Fear and violence are an every day reality for Nehaia Abu-Nahla, Head of the WFP Gaza sub-office. She spoke to WFP's Heather Hill about what it's like to work in a place where she can never feel safe, and where an attack may be just around the corner.
Fear and violence are an every day reality for Nehaia Abu-Nahla, Head of the WFP Gaza sub-office.
She spoke to WFP's Heather Hill about what it's like to work in a place where she can never feel safe, and where an attack may be just around the corner.
It’s only a ten-minute car ride from Nehaia Abu-Nahla's home in Gaza City to the WFP office, but any trip through Gaza's
Gaza has a "Phase Four" security rating -- the highest danger level before the evacuation of UN staff is invoked
perilous streets is fraught with danger.
On her way to work, Nehaia often encounters violent clashes between rival families or political factions and Israeli air attacks on buildings or cars.
Sometimes Israeli tanks enter Gaza for several days at a time putting whole sections of the city under curfew as they root out militants accused of planning attacks on Israel.
The cycle of violence is ceaseless and there is never a moment to relax.
Gaza has a "Phase Four" security rating -- the highest danger level before the evacuation of UN staff is invoked.
Despite the danger, Nehaia and the WFP Gaza team ensure food reaches some 260,000 people in the most bitterly contested territory in the world, the Gaza Strip.
After 12 years of service, Nehaia is one of the longest serving members of the WFP team in the occupied Palestinian territory’s (oPt) long-running emergency operation.
For the past two years she has been head of the WFP Gaza sub-office, witnessing what is reported as the worst period in Gaza's troubled history.
It is not always easy to keep WFP operations running against a backdrop of deteriorating security conditions, however Nehaia has managed.
For the last seven years, since the second Intifada began, the conflict in Gaza has escalated. All hopes for peace or development on this tiny strip of land have crumbled as the political situation has taken one blow after another.
In 2002, WFP launched its first emergency operation for Palestinians in Gaza and the West Bank who lost their jobs in Israel when the borders were virtually closed.
Delivering food to the most affected population during armed incursions can be extremely stressful.
One of the most disturbing moments for Nehaia came in November 2006 when she was in a convoy of humanitarian agencies travelling to a food distribution point in Beit Hanoun.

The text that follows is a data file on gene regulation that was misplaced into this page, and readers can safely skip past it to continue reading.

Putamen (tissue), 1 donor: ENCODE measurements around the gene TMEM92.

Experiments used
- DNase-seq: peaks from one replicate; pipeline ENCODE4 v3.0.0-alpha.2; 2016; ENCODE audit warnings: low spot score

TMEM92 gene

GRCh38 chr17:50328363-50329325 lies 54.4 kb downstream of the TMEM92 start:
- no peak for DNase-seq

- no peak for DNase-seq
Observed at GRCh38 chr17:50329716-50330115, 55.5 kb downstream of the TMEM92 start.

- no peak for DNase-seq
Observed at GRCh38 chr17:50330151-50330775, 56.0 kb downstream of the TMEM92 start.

This is my home and I have invested my whole life here
"We woke at 5am after a restless night. My children, who are 7 and 9, were upset and wanted me to stay with them as they had suffered a difficult night because of the drones overhead.
"It broke my heart to leave them but I had to set out to work early as we had an important task ahead of us," she says.
By 5:30am Nehaia was at the warehouse to meet her colleagues who had the trucks loaded ready. They had a quick meeting in the faint morning light to ensure everyone knew their tasks before setting out to join the UN convoy to Beit Hanoun.
The drive from the WFP warehouse in Gaza City to Beit Hanoun took around 20 minutes. The roads weren’t busy but were filled with an oppressive sadness, says Nehaia. As they passed the first Israeli tank into Beit Hanoun, Nehaia felt the air thicken.
"The streets were filled with women, children and several men – all of whom had been released from the curfew for a few hours. They were extremely tense but pleased to see us and met us with quick, anxious smiles," says Nehaia.
“We drove out to a location we had identified as particularly needy, having not received assistance for a few days. It was difficult to access this area as the roads had been severely damaged by the heavy tanks.
"We finally arrived and set ourselves up for distribution. People quickly gathered around us shouting and crying, imploring us to help them: 'I need food for my children,' one woman cried."
"We have no baby milk," said another. "The electricity and water is cut," cried yet another. It broke my heart to see the people this way- and for a moment I remembered my own children sleeping at home – then quickly I refocused on the task ahead,” she says.
“I was working with a group of women to try to control the situation but it soon became pointless as everyone was so desperate for help that they could no longer hear what we were telling them. People were pushing and scrambling for assistance,” says Nehaia.
Nehaia says that in such a situation WFP relies heavily on local community leaders to help distribute commodities and control the crowds.
However in this case it was very difficult to communicate with them as the telephone lines had been cut.
Nehaia herself comes under considerable pressure as a manager as she is the only female head of office of a UN agency in Gaza; however, as she is respected for her fairness and the hard-work of her team she faces no challenges to work alongside even the most conservative counterparts.
Sometimes, when the helicopter gunships are overhead or the streets erupt in armed clashes, Nehaia dreams of a normal life for her two children and artist husband in a safer country.
However, unlike some of her colleagues, friends and relatives who have gone overseas, Nehaia stays.
"This is my home and I have invested my whole life here,” she says. “The main concern of most families here is to get food.
"Today, more than 75 percent of the people in Gaza are on food assistance. Through my work I can make a difference to those around me and give people hope,” says Nehaia.